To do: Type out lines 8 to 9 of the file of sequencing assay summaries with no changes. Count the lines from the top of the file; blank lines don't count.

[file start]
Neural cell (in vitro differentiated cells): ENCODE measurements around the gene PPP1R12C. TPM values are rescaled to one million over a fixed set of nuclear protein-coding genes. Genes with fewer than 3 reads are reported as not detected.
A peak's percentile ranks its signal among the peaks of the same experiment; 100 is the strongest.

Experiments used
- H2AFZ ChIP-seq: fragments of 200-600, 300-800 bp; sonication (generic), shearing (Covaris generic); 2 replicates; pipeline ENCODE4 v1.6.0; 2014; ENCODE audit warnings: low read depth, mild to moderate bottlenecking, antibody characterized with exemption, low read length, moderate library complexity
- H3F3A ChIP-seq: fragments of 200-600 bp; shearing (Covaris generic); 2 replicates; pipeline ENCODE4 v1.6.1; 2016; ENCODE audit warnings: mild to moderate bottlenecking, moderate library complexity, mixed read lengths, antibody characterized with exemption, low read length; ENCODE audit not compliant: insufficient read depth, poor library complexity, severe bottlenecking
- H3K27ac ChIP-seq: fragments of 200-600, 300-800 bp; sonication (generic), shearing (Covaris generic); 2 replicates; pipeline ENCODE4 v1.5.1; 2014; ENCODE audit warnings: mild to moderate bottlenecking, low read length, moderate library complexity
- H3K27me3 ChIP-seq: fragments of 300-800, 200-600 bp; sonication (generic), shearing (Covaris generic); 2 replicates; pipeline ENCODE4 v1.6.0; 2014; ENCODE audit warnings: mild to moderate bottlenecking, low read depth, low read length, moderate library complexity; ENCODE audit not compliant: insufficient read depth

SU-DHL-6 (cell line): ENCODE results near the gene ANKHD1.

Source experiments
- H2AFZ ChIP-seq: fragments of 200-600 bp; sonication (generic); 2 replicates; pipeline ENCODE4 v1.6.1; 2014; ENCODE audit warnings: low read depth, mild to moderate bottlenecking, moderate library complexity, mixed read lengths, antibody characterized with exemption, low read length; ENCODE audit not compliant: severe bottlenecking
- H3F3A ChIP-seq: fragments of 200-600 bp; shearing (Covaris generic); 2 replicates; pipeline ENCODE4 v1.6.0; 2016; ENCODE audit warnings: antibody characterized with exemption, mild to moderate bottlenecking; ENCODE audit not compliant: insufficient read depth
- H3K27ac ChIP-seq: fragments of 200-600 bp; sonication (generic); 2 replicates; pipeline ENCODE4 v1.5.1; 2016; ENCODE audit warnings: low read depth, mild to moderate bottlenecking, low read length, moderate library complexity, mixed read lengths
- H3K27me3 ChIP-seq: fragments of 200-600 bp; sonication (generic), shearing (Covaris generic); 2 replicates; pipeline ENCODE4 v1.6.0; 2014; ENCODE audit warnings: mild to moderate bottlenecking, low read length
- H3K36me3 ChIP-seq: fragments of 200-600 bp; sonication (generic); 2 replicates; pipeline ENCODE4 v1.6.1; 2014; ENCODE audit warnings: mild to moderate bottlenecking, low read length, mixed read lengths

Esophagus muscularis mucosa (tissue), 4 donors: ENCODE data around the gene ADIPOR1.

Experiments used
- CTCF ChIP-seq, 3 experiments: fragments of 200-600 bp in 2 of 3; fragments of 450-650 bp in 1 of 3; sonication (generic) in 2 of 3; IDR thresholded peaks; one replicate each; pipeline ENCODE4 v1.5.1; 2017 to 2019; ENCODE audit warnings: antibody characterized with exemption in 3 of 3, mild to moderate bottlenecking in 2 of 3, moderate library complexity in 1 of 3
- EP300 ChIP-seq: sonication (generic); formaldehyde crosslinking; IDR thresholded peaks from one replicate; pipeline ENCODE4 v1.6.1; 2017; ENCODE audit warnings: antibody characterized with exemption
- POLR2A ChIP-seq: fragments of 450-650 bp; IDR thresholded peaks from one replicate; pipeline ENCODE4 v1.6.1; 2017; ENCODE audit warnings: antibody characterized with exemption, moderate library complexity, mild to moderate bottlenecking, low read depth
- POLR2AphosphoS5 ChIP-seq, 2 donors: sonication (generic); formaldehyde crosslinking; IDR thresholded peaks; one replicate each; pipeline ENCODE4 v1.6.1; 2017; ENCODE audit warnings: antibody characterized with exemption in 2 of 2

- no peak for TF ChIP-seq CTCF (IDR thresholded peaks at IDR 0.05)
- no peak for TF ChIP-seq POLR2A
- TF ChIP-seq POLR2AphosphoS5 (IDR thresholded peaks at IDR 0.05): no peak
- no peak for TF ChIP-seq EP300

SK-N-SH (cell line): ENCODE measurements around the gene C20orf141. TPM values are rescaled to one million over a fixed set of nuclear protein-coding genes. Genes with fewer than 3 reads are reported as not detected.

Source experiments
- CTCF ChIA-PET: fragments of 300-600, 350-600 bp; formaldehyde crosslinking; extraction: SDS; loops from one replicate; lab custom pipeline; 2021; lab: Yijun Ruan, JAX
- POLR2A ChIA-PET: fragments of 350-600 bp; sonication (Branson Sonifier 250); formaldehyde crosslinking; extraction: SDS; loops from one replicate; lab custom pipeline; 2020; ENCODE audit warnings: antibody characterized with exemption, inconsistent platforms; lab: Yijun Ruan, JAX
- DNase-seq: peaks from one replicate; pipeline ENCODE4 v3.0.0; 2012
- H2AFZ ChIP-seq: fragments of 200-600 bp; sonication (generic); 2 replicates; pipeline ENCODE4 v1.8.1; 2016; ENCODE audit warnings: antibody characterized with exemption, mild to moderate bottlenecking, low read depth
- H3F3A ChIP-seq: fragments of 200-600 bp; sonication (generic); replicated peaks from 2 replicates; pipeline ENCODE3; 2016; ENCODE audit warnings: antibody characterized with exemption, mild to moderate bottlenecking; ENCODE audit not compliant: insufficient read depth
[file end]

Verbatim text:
SU-DHL-6 (cell line): ENCODE results near the gene ANKHD1.

Source experiments